Well, Portland and Utah I would put as Portland/Indy and Utah/Indy if you keep insisting I address this again


Not "insisting" on anything. But if the issue is "winning the title", rather than "being a serious contender", as you have said repeatedly that it is, then the ref narrative is a pretty big part of your argument, as that adds to the ways that you claim that the deck is stacked against small-market teams. You appear to be saying that even if a small-market team overcomes the odds and builds an elite contender, the league and the refs are likely to (and in fact have) pull the rug out at the last minute if the opportunity arises for them to do so.

Whether you talk about it some more is of course up to you.

without going into the controversial side


Civility is a good thing, and it is appreciated. But it doesn't eliminate controversy by itself. You are expressing controversial views that it seems many people active on the thread disagree with to one extent or another.

   1488. robinred Posted: May 22, 2012 at 03:46 PM (#4137905)
Well, the next list is obvious: uniforms.
   1489. Booey Posted: May 22, 2012 at 03:53 PM (#4137909)
You appear to be saying that even if a small-market team overcomes the odds and builds an elite contender, the league and the refs are likely to (and in fact have) pull the rug out at the last minute if the opportunity arises for them to do so.


Since you seem to want a definitive answer on this, yes, I think this type of thing has happened before (the late 90's and early 2000's were really bad, IMO), though I haven't really noticed any obvious problems with this for several years now. I don't know if it was the Donaghy scandal or what that prompted a change, but I would say the officiating the last 5 years or so has been better than it used to be. Well, it's still bad at times, but it doesn't appear to be deliberately so.

Man, I think you like talking about controversy even more than I do. ;-)

Civility is a good thing, and it is appreciated. But it doesn't eliminate controversy by itself. You are exprssing controversial views that it seems many people active on the thread disagree with to one extent or another.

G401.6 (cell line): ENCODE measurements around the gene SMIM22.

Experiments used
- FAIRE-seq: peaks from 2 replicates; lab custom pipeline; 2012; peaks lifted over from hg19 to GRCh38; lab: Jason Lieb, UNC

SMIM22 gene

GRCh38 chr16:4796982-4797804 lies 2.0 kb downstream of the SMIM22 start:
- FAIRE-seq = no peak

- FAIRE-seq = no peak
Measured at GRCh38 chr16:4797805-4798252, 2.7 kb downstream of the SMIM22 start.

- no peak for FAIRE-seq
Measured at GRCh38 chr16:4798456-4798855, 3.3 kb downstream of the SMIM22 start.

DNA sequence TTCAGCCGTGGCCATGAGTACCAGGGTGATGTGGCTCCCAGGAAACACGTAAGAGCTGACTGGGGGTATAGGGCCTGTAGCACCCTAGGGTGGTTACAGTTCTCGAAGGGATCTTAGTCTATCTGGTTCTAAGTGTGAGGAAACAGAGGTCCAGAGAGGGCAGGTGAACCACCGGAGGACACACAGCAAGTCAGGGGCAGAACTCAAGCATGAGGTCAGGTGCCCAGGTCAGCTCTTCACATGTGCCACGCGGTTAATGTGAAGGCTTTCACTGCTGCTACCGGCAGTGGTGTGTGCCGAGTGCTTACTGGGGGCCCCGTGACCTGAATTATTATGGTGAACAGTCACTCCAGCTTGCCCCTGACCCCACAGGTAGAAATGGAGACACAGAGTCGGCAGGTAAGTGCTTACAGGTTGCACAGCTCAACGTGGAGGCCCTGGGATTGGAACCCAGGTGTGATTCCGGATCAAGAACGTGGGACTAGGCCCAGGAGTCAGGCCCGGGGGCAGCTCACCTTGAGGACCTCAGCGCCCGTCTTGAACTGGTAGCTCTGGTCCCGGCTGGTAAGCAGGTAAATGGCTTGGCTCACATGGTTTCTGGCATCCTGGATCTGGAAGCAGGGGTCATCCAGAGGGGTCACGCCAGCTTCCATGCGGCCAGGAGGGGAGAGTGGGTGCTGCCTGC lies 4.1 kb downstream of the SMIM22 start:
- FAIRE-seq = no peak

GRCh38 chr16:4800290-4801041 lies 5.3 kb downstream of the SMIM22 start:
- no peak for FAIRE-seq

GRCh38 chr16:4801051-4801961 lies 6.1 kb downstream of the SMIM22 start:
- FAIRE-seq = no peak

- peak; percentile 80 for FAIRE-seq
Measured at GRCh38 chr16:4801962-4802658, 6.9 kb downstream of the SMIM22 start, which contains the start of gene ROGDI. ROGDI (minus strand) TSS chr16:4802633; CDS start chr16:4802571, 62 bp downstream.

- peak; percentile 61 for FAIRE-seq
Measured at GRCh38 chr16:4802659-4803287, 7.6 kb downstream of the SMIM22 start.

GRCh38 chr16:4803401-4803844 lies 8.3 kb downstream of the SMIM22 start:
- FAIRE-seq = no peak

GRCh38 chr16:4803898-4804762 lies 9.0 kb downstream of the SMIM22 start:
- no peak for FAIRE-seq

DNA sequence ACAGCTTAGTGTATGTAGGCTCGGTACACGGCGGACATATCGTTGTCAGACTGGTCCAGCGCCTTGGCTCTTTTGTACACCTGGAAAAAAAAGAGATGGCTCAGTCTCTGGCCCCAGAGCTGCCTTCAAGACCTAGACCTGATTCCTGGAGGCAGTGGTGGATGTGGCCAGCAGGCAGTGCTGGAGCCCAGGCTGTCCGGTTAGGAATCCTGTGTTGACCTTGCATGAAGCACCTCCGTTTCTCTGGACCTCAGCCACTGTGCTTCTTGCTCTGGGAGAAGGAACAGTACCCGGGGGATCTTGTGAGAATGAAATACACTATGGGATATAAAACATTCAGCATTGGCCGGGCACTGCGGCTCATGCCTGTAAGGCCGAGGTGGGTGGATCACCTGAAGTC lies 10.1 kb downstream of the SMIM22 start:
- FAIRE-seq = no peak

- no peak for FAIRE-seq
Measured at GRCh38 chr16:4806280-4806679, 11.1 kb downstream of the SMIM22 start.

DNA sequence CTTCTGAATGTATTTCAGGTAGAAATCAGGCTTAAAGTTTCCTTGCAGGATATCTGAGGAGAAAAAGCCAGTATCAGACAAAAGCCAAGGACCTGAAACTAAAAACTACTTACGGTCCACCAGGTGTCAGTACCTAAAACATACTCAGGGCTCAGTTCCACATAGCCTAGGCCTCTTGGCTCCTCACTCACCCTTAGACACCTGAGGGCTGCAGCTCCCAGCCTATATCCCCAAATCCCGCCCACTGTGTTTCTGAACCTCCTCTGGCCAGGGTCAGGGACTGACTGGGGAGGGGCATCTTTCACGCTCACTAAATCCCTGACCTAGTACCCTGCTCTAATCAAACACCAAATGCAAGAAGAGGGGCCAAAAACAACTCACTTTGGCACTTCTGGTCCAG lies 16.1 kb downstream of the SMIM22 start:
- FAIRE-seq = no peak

Yeah, and I'm fine with that.
   1490. The Id of SugarBear Blanks Posted: May 22, 2012 at 03:53 PM (#4137910)
Well, the next list is obvious: uniforms.

Back of the envelope, 2012:

1. Pacers
2. Lakers
3. Timberwolves
4. Suns (*)
5. Bucks

(*) A continuous line of sweet from the Gar Heard through Tom Chambers era, to the Barkley era, through Seven Seconds or Less, to today. If you're going best combined from 1975-2012, it's the Suns.
   1491. Booey Posted: May 22, 2012 at 03:55 PM (#4137912)
Well, the next list is obvious: uniforms.


Do the Wizards still wear those eyesores with the gold top and the black shorts? Those were vomit inducing.
   1492. The Id of SugarBear Blanks Posted: May 22, 2012 at 03:57 PM (#4137915)
Do the Wizards still wear those eyesores with the gold top and the black shorts? Those were vomit inducing.

No. Those are right there with the Memphis Tams throwbacks sported by the Grizz this year as worst unis ever.
   1493. hokieneer Posted: May 22, 2012 at 04:00 PM (#4137917)
Cavaliers: It's funny how the logo direction changed so dramatically. For the first decade or so, the Cavs actually had a cavalier as a logo, then suddenly they got rid of it for some totally generic wordmark. Now they've gone back in that original direction, the wordmark looks great.


I really like the Cavs secondary logo as well. I picked up a hat a few years back that is sort-of-slate grey with nothing but the secondary logo on the front. Sort of like this design, except the secondary logo has red in the C instead of gold. It's become my favorite hat.
   1494. robinred Posted: May 22, 2012 at 04:06 PM (#4137925)
Do the Wizards still wear those eyesores with the gold top and the black shorts?


They went retro, with a modified Hayes/Unseld era look.
   1495. robinred Posted: May 22, 2012 at 04:10 PM (#4137928)
I am a "get-off-the-lawn" kind of guy on this, but I don't like alternate unis (even if they look cool on the merits) and I don't like the home team wearing road unis and vice versa.
   1496. Eddo Posted: May 22, 2012 at 04:12 PM (#4137933)
I don't like the home team wearing road unis and vice versa.

This implies that there are people out there that like this!

I don't think you're alone, rr.
   1497. billyshears Posted: May 22, 2012 at 04:22 PM (#4137941)
The enviroment around the Knicks (ownership/front office and media) is dysfunctional and has been dysfunctional since the mid-1970s. The current iteration of the team ripped everything down to get ready for the summer of 2010 and instead of LBJ and Dwyane Wade, they got Amare Stoucemire and Carmelo Anthony.


It seems to be received wisdom that the current version of the Knicks is a product of flawed design, but I wonder exactly what people think they should have done differently. They lost out on Lebron, Wade, Bosh and Joe Johnson in the summer of 2010. At that point, there weren't many great options available. They overpaid for Amare, but he was the best guy left and the consequences of not signing him were to endure another season where the best case scenario was to finish just on the outside of the playoff mix. I don't think sitting on a ton of cap room for another year was a realistic option.